MILES O’BRIEN: In Iraq, the ban hit one group of people particularly hard, interpreters and other staff who assisted American forces over the last 14 years of conflict there. They are eligible to apply for a special visa program to emigrate here.
But one former interpreter and his family find their plans to move here are now in doubt.
Special correspondent Jane Ferguson reports from Northern Iraq.
JANE FERGUSON: After seven years working with the U.S. military, Abdul Hamid Abdul Ghani has plenty of souvenirs. He proudly shows us military coins given to him by U.S. commanders in Iraq.
ABDUL HAMID, Former Iraqi Interpreter: And this was what I got from General Petraeus.
JANE FERGUSON: As an Iraqi fluent in English, he was thrilled to get a job working with American troops in 2003 as a translator. He dreamt of living in the U.S. one day. After lengthy vetting, including background checks, fingerprinting and extensive interviews, that day was almost at hand.
Ghani, his wife and three children were supposed to start a new life in San Diego next week. They would be admitted to the U.S. on a special immigrant visa, recognizing the work he had done for American soldiers. But, yesterday, he got an e-mail saying those plans had been canceled.
ABDUL HAMID: My bags are ready. They are all packed. I almost have nothing here now. My life is destroyed. I can put it that way. It’s totally destroyed.
JANE FERGUSON: President Trump’s executive order placed a 90-day block on visas for Iraqis to visit the U.S. Even if that changes thereafter, Abdul Hamid’s visa requires he enter the U.S. before the end of February.
ABDUL HAMID: How can the president of the United States do such a thing?
JANE FERGUSON: The work Abdul Hamid did for the military has placed him in danger. In today’s Iraq, having helped Americans chase down suspected terrorists is a risky reputation to have. His wife is frightened.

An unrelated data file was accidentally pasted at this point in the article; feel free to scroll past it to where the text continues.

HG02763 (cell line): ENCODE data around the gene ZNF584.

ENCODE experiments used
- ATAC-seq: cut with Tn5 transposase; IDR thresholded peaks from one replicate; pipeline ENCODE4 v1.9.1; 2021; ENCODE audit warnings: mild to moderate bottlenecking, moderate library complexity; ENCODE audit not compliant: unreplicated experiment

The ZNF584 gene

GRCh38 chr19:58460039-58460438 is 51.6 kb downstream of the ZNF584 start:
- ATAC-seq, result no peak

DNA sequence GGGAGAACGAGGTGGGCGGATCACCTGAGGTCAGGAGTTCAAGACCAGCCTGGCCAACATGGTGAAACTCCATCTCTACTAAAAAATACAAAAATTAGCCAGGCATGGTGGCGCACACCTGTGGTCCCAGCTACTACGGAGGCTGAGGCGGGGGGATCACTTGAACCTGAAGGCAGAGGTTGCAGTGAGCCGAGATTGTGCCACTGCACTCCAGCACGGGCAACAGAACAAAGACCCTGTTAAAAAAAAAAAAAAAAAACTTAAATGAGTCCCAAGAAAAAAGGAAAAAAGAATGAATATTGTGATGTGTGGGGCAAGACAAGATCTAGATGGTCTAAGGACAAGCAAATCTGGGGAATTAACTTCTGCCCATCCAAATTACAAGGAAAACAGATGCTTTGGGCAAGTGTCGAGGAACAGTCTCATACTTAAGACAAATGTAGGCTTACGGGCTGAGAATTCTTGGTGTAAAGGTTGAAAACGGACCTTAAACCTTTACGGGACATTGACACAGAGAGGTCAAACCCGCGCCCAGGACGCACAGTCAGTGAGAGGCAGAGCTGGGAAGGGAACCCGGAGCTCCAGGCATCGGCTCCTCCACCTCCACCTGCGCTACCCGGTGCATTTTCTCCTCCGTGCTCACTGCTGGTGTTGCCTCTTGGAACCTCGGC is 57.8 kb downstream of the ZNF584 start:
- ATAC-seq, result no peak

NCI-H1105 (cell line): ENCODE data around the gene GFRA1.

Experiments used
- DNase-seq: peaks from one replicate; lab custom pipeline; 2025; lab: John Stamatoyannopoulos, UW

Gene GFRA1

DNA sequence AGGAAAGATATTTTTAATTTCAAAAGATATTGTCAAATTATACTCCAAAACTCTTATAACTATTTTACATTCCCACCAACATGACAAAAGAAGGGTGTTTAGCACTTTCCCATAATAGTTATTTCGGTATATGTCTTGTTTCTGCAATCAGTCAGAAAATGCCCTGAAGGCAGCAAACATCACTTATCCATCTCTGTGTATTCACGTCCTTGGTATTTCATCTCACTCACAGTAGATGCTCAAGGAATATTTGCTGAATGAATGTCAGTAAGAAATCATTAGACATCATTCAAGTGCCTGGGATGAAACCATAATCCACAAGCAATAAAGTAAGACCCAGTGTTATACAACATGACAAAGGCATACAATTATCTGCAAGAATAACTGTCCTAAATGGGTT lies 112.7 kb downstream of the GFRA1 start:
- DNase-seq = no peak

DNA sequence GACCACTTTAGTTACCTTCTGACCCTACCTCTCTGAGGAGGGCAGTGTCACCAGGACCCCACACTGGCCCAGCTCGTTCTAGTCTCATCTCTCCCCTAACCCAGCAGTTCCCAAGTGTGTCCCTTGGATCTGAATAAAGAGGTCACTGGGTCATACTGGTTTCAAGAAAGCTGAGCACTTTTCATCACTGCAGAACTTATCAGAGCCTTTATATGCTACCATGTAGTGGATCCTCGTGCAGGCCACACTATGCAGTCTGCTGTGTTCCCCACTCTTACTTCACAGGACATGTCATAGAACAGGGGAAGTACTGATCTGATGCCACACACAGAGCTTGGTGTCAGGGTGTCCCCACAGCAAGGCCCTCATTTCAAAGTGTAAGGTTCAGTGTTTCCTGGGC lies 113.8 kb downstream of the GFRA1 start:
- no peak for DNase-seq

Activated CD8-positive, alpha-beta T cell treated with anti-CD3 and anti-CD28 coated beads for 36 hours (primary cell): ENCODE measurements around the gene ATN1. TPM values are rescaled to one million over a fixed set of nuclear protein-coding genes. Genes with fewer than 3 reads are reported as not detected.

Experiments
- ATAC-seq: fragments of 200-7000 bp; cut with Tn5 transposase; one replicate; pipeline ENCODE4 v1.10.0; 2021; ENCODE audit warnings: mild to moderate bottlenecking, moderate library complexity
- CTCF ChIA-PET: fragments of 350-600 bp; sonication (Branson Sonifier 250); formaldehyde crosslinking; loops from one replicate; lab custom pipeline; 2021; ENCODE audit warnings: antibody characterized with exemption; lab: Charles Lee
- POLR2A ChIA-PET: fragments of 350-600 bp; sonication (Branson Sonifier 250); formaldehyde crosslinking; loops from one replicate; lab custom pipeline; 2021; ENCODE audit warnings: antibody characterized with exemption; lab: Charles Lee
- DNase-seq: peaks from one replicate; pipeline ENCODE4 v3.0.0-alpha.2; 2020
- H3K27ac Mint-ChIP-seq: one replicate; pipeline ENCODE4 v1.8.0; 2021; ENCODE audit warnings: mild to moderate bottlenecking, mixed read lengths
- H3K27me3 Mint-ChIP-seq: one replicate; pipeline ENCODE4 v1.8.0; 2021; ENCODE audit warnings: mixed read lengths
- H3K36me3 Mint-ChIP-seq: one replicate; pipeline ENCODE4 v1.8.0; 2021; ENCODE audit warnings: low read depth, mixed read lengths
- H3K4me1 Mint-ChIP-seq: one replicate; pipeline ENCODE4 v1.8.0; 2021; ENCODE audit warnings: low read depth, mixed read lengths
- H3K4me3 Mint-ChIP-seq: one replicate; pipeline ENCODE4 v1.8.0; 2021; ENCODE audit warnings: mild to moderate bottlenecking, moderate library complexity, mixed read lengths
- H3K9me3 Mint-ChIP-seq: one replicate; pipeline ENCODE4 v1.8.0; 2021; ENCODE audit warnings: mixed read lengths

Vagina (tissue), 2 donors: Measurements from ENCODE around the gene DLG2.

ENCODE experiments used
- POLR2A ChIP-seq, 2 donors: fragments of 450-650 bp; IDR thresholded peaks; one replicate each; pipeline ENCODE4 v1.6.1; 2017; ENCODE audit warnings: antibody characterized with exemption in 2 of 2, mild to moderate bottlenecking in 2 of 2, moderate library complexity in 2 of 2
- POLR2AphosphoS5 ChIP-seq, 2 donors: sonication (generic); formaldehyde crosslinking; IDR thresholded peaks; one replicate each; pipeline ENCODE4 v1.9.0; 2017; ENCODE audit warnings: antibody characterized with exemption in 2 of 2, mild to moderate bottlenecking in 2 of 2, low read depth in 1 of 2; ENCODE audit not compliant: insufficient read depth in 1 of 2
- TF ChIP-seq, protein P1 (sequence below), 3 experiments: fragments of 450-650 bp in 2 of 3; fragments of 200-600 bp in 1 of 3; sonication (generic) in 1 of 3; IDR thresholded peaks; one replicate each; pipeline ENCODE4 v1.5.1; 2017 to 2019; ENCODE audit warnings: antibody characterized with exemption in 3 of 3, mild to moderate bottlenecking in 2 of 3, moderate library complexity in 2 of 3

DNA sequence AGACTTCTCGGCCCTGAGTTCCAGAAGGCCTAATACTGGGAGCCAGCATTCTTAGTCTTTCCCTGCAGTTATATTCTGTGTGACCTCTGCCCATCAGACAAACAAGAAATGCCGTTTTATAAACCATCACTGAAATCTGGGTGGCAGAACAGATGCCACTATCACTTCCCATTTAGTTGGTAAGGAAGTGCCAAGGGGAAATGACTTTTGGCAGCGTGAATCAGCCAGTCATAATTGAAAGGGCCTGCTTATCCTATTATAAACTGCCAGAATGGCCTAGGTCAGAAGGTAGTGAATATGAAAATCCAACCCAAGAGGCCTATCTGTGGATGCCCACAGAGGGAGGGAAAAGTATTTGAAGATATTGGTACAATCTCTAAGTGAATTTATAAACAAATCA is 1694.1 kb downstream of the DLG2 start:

SAFA ABDUL GHANI, Iraq: We are not safe here, especially his work from — with the Americans, and he — threatened…
ABDUL HAMID: Threatened, yes.
SAFA ABDUL GHANI: Threatened, yes, from terrorists.
JANE FERGUSON: She is also concerned for their eldest child. Tariq is 12 and has Down syndrome. His parents had hoped to find better specialist care for him in the U.S.
It’s not just ordinary Iraqis who are devastated by the news of a visa ban. Parliamentarians in Baghdad are angry, and calling for a strong response, escalating the diplomatic crisis.
Iraqi lawmakers voted today to ban visas for Americans for 90 days. While the measure has not yet been approved by the entire government, it would affect the large numbers of American contract support staff aiding the American military in Iraq right now, who are fighting a crucial battle against ISIS.
The Ghanis are still not sure whether their plans to move to the U.S. are impossible now.
Have you told the kids? Do they understand?
ABDUL HAMID: I haven’t told them that we are not going yet. I can’t really look at them in the eye and tell them, hey, we are not going, because they have really high hopes, you know?
JANE FERGUSON: So, their bags remain packed, ready for a future that now seems much less certain.
For the PBS NewsHour, I’m Jane Ferguson in Dohuk, Iraq.
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